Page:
- The Washington Times - Tuesday, June 24, 2014

The House’s top investigator and a member of the White House’s counsel team had a difference of legal opinion Tuesday.

Rep. Darrell Issa, California Republican and chairman of the House Oversight and Government Reform Committee, ordered Jennifer O'Connor to appear before his panel and explain how the IRS tried to retrieve emails from Lois Lerner, the former agency official at the center of a Republican probe into the IRS’s political targeting of conservative groups.

But her testimony got off to a frosty start when Mr. Issa told Ms. O'Connor that she is a “hostile witness” who only showed up because she got a subpoena.

“I’m not a hostile witness,” Ms. O'Connor said.

“Oh yes, you are,” Mr. Issa shot back.

Ms. O’Connor served as a liaison between members of Congress and acting IRS Commissioner Daniel Werfel between May 30 and Nov. 30 of last year.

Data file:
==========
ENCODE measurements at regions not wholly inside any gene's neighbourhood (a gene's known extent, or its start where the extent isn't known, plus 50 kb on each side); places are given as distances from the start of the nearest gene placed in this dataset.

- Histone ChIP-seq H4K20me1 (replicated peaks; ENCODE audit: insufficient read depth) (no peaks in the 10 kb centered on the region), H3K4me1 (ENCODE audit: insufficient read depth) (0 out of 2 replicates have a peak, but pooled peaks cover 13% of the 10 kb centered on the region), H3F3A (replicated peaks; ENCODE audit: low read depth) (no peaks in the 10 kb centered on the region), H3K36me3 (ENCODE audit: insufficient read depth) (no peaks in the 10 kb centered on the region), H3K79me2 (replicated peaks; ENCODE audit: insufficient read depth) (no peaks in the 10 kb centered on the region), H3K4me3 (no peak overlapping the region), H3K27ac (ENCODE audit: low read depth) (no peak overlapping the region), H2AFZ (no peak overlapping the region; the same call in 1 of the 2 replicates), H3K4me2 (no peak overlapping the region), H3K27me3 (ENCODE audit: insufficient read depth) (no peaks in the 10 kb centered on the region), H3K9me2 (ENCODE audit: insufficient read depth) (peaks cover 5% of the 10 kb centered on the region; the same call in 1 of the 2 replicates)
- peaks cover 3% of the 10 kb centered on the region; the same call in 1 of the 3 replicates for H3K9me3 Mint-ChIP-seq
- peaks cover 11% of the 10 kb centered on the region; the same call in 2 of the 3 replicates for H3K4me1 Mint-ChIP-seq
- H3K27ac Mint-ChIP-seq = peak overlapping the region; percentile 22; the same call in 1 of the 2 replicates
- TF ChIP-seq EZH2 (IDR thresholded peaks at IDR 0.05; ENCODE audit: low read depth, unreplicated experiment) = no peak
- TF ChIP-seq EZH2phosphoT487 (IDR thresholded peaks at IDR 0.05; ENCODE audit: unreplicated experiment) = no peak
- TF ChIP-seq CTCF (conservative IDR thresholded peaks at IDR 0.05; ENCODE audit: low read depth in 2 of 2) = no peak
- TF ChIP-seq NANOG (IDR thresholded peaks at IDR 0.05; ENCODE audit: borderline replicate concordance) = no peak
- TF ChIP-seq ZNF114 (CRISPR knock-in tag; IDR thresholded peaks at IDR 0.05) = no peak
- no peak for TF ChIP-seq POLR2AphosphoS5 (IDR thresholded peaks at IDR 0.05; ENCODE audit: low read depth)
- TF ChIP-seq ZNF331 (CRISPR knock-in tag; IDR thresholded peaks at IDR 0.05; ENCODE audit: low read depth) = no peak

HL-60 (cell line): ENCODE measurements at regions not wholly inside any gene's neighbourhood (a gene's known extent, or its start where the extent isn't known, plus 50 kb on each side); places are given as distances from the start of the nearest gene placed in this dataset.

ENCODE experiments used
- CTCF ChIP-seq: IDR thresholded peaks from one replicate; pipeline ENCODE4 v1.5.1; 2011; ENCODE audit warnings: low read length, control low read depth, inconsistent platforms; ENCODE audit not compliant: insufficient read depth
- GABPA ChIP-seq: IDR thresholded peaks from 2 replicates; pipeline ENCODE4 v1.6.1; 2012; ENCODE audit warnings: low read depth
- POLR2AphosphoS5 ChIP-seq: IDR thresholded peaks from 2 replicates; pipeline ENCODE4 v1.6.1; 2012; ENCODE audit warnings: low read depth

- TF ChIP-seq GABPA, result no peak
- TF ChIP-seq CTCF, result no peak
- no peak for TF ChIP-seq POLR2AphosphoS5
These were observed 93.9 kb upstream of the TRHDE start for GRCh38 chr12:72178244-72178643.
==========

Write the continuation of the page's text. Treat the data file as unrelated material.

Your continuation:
She told the committee that agency officials worked diligently to dig up emails related to specific search terms for the committee’s review.

“We did our best,” she said.

When lawmakers subpoenaed all of Ms. Lerner’s emails in August, the retrieval team had to “circle back” to satisfy the new order while it was decrypting emails from the original request.

Mr. Issa said the IRS did not move quickly enough to respond to the second request, taking months to produce information and admitting this month that it had lost two years’ worth of Ms. Lerner’s emails.

The lost emails are denting the IRS’s credibility, which has already suffered from the tea party scandal in which the agency targeted conservative groups for improper scrutiny, asking questions about their religious leanings and donors. The agency also wrongly blocked approval for some of those applications, in some cases for years.

Ms. O'Connor started her new job at the White House in the middle of May. Her positions at the IRS and White House, at various periods over the last year, created a disconnect between lawmakers on the dais and the witness.

Rep. Jim Jordan, Ohio Republican, asked Ms. O'Connor about things that happened at the White House’s counsel office before she got there. But he thought she should have gotten up to speed before her appearance on Tuesday.

“You didn’t ask, like, ‘What happened here?’” he said.